Headline of the Week

From Arthur Wilderson: “Swedish flamingoes massacred in frenzied anteater attack”.

It is actually true if a bit breathless…

Prompted by this and perhaps the recent Zoo posts, Arthur added some thoughts on a distant relative, the ground-dwelling late- Pleistocene monster Megatherium:

“I saw a mounted megatherium skeleton in Chicago’s Field Museum. I was pretty impressed, and then thought, “yep, that’s what they invented atlatls for.” Trees, people, bears… I could readily imagine it backhanding any serious problem across the room with little difficulty.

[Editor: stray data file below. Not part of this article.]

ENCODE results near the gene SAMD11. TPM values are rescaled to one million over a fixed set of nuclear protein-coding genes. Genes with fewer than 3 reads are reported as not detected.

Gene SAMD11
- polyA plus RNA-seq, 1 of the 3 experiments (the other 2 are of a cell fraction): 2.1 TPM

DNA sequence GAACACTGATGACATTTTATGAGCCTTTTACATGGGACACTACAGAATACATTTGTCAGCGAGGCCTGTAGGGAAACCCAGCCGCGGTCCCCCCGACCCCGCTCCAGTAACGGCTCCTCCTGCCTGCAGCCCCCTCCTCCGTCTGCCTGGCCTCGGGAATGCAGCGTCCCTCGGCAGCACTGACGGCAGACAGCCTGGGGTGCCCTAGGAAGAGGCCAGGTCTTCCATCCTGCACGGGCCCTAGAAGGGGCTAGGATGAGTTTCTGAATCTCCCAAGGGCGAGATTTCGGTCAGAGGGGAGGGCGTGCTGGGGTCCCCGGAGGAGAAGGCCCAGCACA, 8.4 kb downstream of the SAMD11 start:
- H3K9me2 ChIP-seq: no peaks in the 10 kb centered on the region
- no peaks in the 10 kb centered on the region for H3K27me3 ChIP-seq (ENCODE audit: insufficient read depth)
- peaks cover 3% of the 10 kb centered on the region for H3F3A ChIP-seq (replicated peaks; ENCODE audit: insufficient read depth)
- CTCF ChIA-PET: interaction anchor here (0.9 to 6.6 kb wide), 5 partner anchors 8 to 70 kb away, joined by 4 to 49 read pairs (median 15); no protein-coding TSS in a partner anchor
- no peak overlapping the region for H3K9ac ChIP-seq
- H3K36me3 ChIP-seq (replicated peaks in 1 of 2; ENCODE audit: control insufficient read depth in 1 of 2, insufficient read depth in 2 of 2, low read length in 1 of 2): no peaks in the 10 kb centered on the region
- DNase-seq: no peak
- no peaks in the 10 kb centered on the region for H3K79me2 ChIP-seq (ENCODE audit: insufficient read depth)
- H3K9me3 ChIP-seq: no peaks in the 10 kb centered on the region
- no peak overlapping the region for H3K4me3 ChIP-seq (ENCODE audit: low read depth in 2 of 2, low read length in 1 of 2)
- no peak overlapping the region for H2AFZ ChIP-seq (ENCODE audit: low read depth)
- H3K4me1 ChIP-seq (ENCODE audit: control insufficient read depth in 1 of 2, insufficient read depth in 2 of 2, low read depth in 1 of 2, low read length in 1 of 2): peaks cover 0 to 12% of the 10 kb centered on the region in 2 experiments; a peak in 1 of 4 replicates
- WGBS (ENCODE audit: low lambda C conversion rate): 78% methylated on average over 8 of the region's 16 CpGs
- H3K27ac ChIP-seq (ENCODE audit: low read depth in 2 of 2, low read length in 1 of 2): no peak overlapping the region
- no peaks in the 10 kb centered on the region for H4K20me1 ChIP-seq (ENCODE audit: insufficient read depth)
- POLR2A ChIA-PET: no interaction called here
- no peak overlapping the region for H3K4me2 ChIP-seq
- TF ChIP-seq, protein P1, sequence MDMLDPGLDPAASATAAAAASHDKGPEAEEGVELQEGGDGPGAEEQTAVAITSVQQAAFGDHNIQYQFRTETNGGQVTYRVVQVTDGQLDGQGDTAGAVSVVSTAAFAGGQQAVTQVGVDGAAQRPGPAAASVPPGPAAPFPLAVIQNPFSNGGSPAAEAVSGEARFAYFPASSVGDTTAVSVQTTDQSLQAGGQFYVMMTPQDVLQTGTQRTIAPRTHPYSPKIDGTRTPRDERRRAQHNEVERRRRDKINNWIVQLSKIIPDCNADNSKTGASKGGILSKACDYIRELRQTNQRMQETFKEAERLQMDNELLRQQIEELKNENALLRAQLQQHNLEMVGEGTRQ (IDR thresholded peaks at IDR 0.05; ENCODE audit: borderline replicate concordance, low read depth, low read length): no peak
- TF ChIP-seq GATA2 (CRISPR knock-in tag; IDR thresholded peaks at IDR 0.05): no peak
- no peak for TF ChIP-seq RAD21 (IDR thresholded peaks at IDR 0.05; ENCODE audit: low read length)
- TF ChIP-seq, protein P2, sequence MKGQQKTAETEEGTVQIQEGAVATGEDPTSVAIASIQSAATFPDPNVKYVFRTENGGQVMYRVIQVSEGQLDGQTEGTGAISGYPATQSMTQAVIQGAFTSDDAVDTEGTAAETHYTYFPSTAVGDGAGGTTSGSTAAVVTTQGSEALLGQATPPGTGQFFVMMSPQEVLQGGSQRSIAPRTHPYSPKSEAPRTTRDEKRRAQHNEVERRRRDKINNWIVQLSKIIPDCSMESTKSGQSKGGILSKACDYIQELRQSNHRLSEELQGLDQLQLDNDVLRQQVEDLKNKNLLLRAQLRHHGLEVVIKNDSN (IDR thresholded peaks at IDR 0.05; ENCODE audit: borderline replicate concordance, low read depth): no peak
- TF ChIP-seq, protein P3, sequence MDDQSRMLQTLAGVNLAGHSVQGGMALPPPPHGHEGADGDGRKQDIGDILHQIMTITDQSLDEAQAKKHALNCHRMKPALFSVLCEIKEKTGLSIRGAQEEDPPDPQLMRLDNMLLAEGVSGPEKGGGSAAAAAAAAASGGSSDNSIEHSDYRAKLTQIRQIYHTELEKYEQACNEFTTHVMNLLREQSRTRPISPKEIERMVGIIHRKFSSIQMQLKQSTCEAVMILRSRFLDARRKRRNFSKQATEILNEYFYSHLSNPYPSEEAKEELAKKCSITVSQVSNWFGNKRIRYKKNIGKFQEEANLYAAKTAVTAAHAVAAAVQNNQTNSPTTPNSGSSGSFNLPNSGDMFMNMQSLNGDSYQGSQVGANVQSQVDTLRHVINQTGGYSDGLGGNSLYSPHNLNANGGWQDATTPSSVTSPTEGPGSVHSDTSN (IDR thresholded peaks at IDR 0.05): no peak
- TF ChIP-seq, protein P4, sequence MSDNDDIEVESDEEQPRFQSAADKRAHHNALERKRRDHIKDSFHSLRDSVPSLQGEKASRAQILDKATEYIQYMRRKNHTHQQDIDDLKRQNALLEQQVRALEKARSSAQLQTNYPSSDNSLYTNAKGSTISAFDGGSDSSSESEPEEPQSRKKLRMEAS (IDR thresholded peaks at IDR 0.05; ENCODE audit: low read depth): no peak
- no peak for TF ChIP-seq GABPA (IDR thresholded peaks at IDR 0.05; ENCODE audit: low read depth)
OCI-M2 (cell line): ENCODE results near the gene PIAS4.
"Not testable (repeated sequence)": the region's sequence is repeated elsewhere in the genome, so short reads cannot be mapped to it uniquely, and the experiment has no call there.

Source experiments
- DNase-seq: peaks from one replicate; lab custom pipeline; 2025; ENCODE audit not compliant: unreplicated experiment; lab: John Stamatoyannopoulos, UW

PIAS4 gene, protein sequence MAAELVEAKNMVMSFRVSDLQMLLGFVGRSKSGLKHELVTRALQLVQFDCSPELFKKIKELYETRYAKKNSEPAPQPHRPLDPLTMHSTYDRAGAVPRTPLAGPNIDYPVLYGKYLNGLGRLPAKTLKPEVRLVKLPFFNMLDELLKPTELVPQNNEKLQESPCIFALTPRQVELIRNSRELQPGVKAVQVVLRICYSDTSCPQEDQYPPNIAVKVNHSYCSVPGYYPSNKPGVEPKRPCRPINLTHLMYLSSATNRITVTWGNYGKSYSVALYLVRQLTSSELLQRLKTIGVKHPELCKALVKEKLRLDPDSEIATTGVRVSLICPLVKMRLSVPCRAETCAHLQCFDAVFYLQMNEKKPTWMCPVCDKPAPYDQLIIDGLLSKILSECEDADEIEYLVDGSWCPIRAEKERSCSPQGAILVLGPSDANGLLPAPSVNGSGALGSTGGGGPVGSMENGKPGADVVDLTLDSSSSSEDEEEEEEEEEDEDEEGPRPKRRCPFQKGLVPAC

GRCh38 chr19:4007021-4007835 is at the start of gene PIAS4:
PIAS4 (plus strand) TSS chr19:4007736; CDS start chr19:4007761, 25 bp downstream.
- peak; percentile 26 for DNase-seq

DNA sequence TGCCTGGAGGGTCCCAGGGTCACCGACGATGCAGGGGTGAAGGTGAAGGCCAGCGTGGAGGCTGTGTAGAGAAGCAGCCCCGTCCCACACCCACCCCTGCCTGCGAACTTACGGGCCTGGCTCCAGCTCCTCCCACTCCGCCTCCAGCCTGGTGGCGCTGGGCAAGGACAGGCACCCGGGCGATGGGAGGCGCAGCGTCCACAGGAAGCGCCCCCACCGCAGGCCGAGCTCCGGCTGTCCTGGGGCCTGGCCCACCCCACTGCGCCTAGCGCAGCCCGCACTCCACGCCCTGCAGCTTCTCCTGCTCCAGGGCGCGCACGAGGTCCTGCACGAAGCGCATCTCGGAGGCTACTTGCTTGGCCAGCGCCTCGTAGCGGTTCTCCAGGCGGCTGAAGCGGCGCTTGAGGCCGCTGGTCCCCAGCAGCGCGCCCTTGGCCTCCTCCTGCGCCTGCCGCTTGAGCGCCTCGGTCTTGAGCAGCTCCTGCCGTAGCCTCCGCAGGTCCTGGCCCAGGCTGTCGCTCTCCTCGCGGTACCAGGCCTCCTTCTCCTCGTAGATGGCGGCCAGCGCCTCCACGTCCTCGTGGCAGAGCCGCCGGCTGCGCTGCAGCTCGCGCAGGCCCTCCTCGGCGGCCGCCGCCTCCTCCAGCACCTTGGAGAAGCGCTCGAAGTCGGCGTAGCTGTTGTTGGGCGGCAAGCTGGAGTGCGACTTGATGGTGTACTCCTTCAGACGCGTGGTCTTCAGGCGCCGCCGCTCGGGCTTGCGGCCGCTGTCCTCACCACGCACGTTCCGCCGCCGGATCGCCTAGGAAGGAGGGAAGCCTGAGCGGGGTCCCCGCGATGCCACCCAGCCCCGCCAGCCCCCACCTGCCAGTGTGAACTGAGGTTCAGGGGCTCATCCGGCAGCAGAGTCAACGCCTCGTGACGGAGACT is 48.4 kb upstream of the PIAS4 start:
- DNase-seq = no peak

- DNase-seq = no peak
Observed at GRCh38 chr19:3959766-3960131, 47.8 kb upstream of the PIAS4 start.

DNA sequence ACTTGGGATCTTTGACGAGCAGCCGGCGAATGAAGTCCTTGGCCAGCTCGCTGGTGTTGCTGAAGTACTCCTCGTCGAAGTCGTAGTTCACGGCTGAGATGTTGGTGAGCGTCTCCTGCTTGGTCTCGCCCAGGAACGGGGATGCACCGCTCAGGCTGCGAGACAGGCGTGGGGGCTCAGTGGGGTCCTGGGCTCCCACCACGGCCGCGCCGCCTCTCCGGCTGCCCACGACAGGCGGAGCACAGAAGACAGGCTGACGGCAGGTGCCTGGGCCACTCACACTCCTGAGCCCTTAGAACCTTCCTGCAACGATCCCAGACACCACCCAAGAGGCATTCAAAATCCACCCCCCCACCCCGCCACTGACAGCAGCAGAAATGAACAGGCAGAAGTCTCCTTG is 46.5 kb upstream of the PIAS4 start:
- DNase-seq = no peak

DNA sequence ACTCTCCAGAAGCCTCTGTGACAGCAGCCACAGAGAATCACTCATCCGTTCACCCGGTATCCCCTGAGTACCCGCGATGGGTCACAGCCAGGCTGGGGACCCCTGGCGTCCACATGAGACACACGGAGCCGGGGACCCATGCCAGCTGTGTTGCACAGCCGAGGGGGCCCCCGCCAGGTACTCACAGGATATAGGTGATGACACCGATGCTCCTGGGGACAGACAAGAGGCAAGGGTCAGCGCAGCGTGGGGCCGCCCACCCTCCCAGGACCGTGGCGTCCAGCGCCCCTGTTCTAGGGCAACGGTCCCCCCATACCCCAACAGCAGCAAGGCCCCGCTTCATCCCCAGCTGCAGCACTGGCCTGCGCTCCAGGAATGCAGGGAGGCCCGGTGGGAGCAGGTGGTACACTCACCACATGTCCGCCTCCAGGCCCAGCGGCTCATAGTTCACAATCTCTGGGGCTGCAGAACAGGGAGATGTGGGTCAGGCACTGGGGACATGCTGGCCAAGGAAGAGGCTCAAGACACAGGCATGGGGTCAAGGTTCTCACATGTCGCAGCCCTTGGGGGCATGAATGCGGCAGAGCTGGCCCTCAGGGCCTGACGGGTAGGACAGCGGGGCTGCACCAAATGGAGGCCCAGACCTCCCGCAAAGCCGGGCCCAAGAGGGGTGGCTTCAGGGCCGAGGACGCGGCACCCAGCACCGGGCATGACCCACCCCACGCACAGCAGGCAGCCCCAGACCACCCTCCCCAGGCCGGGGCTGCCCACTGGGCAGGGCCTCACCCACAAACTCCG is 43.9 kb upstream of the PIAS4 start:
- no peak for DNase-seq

“The notion of gutting and butchering a beast with such enormously robust bones and such a deep, massive torso with just little hand axes was fairly daunting too. Definitely a job for all the men, women and children in the band, well, those that aren’t standing guard to discourage the attention that all that blood and offal would inevitably attract.”

Speaking of which, the new crash- of- the- megafauna book, Once and Future Giants by Sharon Levy, is good– much on the late great Paul Martin, though it goes well beyond his original thoughts and refines them. Apparently his fascination with the late Pleistocene started when a mentor put a ball of giant sloth dung in his hand– as he did to me.

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